As part of the reform push for state-owned enterprises (SOEs), Chinese authorities are putting in place an appraisal mechanism for the sector to identify the underperforming or loss-making firms and take necessary follow-up action, which may include weeding out the very inefficient players.
Huang Shuhe, deputy head of the State-owned Assets Supervision and Administration Commission (SASAC), which oversees the nation’s government-owned enterprises and state investments, outlined the plans after a work conference on Sunday.
Performance evaluation will be a key step in mapping out the action plan on state firms, he said, noting that the overall objective of the government is to make the SOEs more competitive on the global stage, turn them more profit-driven and boost their contribution to the national economy.
The state assets regulator is determined to “severely deal with” companies that post persistent losses, Huang said, also warning that entities that fail to adhere to higher environmental and safety standards will face tough punishment.
To prevent loss-making state firms from becoming a bigger burden, the government will implement an appraisal mechanism which will include an assessment of top executives on their ability to ensure value-addition at the enterprises. The move is aimed at forcing them to respond swiftly to changes in the market environment and enhance the firms’ operating efficiency.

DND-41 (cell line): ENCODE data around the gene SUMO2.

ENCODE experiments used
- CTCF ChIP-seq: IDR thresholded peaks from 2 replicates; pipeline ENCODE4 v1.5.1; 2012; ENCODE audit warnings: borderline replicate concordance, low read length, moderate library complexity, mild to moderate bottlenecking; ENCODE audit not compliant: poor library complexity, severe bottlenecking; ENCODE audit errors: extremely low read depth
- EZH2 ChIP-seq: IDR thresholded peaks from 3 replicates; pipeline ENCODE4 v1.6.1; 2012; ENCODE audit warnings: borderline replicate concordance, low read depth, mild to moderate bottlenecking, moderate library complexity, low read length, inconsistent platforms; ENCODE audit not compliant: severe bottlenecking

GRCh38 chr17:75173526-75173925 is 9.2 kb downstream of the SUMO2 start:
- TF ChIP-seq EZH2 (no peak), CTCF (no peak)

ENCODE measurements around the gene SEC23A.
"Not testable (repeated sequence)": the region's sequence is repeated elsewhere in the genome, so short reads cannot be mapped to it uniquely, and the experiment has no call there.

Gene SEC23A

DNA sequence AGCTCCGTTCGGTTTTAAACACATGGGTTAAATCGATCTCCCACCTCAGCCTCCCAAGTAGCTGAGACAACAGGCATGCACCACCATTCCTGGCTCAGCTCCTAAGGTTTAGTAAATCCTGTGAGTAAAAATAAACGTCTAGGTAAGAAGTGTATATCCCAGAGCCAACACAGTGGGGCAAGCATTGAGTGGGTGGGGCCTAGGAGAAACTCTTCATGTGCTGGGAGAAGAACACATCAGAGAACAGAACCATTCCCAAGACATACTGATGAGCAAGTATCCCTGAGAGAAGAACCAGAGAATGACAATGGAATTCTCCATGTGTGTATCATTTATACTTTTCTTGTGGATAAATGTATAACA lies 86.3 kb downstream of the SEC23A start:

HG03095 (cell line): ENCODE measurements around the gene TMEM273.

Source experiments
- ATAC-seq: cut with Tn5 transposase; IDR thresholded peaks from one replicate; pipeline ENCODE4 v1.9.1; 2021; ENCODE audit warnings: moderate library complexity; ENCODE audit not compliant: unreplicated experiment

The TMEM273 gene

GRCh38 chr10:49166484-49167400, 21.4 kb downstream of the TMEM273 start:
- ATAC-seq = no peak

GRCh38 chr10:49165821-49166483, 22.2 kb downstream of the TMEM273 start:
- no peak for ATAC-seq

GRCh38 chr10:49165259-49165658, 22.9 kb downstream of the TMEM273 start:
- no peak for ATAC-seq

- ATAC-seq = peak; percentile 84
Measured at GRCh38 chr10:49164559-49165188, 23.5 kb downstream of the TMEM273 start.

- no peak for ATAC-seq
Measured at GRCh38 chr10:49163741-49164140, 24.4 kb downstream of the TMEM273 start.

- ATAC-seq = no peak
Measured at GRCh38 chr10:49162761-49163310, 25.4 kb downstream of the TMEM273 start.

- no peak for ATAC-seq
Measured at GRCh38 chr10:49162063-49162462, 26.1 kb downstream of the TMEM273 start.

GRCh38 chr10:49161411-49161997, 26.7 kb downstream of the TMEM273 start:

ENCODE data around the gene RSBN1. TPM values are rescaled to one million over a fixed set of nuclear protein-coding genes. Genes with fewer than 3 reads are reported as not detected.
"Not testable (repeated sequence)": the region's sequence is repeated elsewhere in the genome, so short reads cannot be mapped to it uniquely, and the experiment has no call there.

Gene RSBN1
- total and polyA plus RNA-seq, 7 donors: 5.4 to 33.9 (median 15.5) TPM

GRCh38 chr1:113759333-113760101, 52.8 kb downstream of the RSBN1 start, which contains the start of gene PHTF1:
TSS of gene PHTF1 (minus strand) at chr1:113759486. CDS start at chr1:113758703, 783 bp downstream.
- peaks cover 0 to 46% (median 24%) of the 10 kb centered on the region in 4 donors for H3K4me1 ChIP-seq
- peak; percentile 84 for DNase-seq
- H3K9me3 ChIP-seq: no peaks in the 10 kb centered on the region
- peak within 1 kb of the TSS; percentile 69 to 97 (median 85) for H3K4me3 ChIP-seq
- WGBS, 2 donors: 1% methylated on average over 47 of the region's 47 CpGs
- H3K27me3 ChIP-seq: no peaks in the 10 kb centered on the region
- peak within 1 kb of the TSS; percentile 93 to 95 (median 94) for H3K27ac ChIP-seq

Key points in the assessment will be whether they have invested in a rational manner and improved the assets, Huang said, adding that financial discipline and capital efficiency will be crucial parameters.
Capital investment should be made in projects that are vital to national security or are the life blood of the economy. Investment in public services, forward-looking strategic industries and ecological conservation will be given high marks.
Meanwhile, SOEs that record lower than standard return on investment or are operating in fading industries will be made exit in an orderly manner. Firms that do not declare dividends to shareholders would be followed up on a case-by-case basis.
SOE officials’ remuneration packages would be linked to the annual appraisals. The government is also studying the possibility of implementing a long-term scheme to link the executives’ term in office to the performance. A medium to long-term incentive scheme will be launched at an appropriate time, with remunerations linked to operating results and value-addition achieved.
The initiatives are deemed vital as SOEs play an important role in China’s economy. More than 100 government enterprises, including entities such as oil refiner Sinopec and telecoms giant China Mobile, are expected contribute about 1.3 trillion yuan (US$214 billion) of net profit in 2013.
However, some firms — such as China COSCO Holdings and Aluminum Corp of China, which made losses of 9.5 billion yuan and 8.2 billion yuan respectively in 2012 — are expected to continue posting losses in 2013. The poor performance suggests that the firms’ management has failed to rise to the occasion and cope with the tough business environment amid a fast-changing market economy.
Observers say lack of the right mindset to operate in a transparent market environment has led to the poor performance of several SOEs. A tougher appraisal system based on company operations, as well as the introduction of private investors, is seen going some way in improving the situation.
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